Designer Frances Merrill’s ability to mix a luscious cerulean mohair sofa with woven-leather-backed chairs, a tin-topped coffee table, rust-colored drapes and Capiz-shell light fixtures is likely to have you wondering not why, but how? “I would never think to do a house without my design boards,” says Merrill, who studied textile design and spent time at Commune—where she lent her talents to the Ace Hotel & Swim Club in Palm Springs—before launching her own firm in 2009. “When I want to introduce something new to a room, I hold it up to the board. If it doesn’t look right, it’s out.”
When a young couple with two small children hired Merrill to help overhaul their ailing Spanish-style hacienda in Malibu, she was equally decisive. “I wanted to keep the Spanish style but make it bright and fitting for a fun young family,” she says. However, before she could begin, there were other concerns needing attention. “The floor plan was rather rambling, with all sorts of steps and jogs and twists and turns,” says architect Lester Tobias, who aimed to “smooth over the jarring elements.” Inside, he put in arched doorways and new windows, and outside he tended to the dated exterior by cleaning up incongruous balconies and overhangs in the two-story sections of the rear elevation.
Meanwhile, builder Steve Bunce oversaw the construction changes as well as skim-coating all of the walls, hand-scraping and restaining the oak floors and retiling the bathrooms, all in a nail-biting four months. “The time frame was the biggest challenge because we had to work on everything at the same time,” explains Bunce. “It was like conducting an orchestra.”
Within the house’s trailing layout, a previously designated living room was repurposed into a media room. The architect added a wall with pocket doors to allow the space and noise to be closed off, and then Merrill wrapped the room in the iconic banana leaf wallpaper known for adorning The Beverly Hills Hotel. “The plantings outside reminded me of the pattern,” says Merrill, who kept the furnishings understated and finished the room with a graphic vintage rug.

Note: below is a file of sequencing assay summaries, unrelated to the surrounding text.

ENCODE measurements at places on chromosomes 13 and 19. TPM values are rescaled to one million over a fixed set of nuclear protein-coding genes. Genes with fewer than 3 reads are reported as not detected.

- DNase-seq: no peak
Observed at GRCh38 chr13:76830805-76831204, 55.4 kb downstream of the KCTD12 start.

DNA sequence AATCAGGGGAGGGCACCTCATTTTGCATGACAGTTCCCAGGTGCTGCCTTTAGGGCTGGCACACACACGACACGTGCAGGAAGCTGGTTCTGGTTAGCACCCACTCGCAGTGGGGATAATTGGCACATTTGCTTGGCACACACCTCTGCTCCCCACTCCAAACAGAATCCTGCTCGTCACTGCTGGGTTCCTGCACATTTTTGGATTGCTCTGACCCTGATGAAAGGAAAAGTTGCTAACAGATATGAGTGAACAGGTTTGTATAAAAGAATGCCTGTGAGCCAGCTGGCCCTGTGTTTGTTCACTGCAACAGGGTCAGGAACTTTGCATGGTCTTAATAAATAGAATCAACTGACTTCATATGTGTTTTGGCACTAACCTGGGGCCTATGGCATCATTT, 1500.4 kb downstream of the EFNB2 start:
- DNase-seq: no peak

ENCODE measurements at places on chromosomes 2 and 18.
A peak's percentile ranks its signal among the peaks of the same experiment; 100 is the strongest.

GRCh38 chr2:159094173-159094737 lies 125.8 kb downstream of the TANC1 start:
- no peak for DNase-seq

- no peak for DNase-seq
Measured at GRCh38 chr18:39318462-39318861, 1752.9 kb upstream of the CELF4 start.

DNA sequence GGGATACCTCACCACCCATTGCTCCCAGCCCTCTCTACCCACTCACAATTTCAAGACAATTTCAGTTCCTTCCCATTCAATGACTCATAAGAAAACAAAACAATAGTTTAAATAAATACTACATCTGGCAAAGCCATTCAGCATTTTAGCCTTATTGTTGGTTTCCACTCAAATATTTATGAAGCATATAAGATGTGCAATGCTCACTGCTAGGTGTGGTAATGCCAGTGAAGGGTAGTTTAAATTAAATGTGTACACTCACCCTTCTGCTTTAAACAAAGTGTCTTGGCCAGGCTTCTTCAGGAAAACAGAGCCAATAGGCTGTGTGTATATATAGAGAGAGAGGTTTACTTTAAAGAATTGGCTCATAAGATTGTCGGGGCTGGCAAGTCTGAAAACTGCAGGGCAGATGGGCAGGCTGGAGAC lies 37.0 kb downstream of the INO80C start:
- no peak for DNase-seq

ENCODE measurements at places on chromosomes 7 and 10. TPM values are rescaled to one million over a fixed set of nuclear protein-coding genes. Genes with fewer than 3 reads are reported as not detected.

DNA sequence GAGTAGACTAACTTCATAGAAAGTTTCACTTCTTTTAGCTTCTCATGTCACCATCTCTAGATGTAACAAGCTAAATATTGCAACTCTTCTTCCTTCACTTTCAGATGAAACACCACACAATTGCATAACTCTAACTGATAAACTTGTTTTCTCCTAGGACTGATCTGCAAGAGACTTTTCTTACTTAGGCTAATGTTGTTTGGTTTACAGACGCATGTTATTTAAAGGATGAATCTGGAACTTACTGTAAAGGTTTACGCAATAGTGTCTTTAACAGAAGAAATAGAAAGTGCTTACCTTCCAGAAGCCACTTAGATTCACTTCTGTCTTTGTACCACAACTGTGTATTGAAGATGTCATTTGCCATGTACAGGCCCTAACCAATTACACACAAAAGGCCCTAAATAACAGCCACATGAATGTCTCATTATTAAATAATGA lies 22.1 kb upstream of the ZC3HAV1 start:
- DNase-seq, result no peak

In the generously proportioned living room, the designer continued her lively approach. “I like to use unexpected mixes of furnishings and materials in all of my projects,” says Merrill, who broke up the room by establishing back-to-back seating areas using a Moorish sofa as a focal point. “It has such a unique shape that I liked seeing it when you first walk in,” says the designer. Everything else, including a game table and additional seating for viewing sporting events on multiple flat-screen TVs, seems to fall into place around it. From there she took the Moorish thread and ran with it.
“In Los Angeles there’s so much Spanish-style architecture, and I wanted to introduce the Moroccan idea because the owners are young and it’s more playful,” says Merrill, who used antique carved chairs to continue the concept in the dining room. Under the custom table a patchwork denim rug keeps things from “getting too fussy” and contributes to the room’s palette (inspired by the owner’s fondness of blue), along with indigo burlap shades on the sconces and a wide cobalt hem on the drapes.
Expanding on that idea, Merrill filled one corner of the master bedroom with a large round floor cushion piled high with blue patterned throw pillows and painted a powder room’s walls with a shade of deep midnight blue. The palette flows outside, where blue tiles boasting a Moorish pattern mark the terrace. “The original architecture is Spanish, but the Moroccan overtones add warmth and romance to the outdoors as well,” says landscape designer Julie Friedrichsen, who selected the hardscape and plant palette, including frangipani, African tree aloe and Caribbean copper plant, to complement the home’s exotic nature.
Though the design may have pulled on exotic inspirations, the resulting house is a perfect fit for its Southern California owners. “It’s comfortable for a young family,” says Merrill. “But it still feels finished, beautiful and fun.”